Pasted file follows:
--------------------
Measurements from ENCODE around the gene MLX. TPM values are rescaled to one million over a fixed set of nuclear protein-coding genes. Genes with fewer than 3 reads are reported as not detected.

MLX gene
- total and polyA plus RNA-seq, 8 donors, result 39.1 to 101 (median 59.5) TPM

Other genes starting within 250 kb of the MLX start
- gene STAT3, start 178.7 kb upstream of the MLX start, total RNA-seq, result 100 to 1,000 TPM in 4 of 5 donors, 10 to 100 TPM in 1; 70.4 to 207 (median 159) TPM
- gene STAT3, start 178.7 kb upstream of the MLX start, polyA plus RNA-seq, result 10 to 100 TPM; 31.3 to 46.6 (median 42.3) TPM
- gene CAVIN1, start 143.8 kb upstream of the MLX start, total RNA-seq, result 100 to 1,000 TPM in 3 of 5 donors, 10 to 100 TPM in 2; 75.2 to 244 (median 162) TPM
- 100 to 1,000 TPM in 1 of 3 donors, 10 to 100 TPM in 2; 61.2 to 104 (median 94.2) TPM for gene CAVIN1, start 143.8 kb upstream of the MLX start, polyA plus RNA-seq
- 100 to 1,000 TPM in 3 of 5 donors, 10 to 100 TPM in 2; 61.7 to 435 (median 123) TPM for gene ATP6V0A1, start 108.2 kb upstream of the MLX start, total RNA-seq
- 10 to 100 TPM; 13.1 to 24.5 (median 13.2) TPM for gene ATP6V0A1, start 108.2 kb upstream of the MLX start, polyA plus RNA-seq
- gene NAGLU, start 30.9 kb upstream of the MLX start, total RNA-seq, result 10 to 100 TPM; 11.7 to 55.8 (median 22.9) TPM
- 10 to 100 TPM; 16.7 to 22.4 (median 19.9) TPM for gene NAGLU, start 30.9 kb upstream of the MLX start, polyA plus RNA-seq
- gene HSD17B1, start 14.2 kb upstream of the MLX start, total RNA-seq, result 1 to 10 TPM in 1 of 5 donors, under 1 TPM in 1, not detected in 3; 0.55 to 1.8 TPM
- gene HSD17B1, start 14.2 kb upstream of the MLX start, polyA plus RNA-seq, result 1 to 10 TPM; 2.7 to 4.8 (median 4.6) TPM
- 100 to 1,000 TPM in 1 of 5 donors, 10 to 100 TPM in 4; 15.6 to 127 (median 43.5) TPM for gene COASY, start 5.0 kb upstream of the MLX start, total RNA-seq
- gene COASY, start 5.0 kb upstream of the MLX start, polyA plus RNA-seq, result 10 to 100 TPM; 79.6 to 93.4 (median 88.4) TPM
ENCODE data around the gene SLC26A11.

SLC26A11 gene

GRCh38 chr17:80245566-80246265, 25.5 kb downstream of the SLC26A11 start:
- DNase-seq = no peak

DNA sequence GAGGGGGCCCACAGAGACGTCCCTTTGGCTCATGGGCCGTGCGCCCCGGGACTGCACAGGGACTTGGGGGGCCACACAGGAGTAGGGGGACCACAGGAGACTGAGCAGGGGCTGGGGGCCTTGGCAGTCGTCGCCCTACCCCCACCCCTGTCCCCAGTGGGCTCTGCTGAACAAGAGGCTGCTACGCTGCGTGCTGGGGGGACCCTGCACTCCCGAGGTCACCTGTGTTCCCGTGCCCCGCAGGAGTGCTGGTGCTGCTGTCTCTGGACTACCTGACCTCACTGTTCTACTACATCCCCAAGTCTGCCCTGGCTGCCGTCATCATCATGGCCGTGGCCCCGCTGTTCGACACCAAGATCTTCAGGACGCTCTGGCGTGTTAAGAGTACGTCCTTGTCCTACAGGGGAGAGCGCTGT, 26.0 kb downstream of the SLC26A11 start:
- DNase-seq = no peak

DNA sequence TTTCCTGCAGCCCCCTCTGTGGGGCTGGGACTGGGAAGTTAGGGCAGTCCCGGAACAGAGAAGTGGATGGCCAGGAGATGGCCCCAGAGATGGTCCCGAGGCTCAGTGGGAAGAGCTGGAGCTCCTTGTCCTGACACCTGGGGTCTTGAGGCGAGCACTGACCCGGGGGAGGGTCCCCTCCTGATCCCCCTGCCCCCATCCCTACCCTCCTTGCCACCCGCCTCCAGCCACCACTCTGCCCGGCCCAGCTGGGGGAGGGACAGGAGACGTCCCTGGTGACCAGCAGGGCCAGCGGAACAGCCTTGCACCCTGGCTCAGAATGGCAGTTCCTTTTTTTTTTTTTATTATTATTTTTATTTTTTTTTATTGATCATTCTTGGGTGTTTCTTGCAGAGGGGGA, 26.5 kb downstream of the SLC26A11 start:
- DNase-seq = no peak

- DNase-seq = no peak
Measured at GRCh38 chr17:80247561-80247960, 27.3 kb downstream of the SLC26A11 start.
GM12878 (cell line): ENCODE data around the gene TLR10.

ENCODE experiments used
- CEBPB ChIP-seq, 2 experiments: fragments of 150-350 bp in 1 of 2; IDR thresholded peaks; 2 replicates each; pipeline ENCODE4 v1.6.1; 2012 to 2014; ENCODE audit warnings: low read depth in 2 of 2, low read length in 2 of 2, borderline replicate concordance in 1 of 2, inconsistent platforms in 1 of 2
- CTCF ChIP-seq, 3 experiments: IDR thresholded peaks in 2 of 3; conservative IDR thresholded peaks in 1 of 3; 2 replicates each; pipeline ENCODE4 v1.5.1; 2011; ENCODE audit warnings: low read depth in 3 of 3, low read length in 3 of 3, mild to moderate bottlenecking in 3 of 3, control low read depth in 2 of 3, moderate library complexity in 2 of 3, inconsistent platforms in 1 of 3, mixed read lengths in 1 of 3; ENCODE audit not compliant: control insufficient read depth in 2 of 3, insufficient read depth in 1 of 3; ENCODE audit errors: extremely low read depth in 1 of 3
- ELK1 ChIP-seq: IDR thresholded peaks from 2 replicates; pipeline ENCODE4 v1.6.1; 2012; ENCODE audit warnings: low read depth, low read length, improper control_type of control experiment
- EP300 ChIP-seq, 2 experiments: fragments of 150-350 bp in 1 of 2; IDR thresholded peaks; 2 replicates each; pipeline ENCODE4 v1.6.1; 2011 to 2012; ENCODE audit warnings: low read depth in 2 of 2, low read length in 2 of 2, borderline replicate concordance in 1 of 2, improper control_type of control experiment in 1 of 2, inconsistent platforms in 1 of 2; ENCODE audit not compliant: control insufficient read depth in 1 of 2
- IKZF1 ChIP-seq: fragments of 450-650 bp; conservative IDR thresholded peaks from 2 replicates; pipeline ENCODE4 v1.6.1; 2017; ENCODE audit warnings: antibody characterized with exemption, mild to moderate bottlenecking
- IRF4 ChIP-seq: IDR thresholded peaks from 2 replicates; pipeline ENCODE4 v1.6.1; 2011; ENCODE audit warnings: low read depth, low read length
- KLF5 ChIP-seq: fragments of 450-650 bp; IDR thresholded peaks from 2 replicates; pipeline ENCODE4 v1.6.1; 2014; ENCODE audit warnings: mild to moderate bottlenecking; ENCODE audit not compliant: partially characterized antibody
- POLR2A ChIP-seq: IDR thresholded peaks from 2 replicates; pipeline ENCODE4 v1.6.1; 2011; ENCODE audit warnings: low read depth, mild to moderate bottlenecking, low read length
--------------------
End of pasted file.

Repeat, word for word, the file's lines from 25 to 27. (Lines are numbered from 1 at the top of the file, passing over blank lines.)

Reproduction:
- DNase-seq = no peak
Measured at GRCh38 chr17:80247561-80247960, 27.3 kb downstream of the SLC26A11 start.
GM12878 (cell line): ENCODE data around the gene TLR10.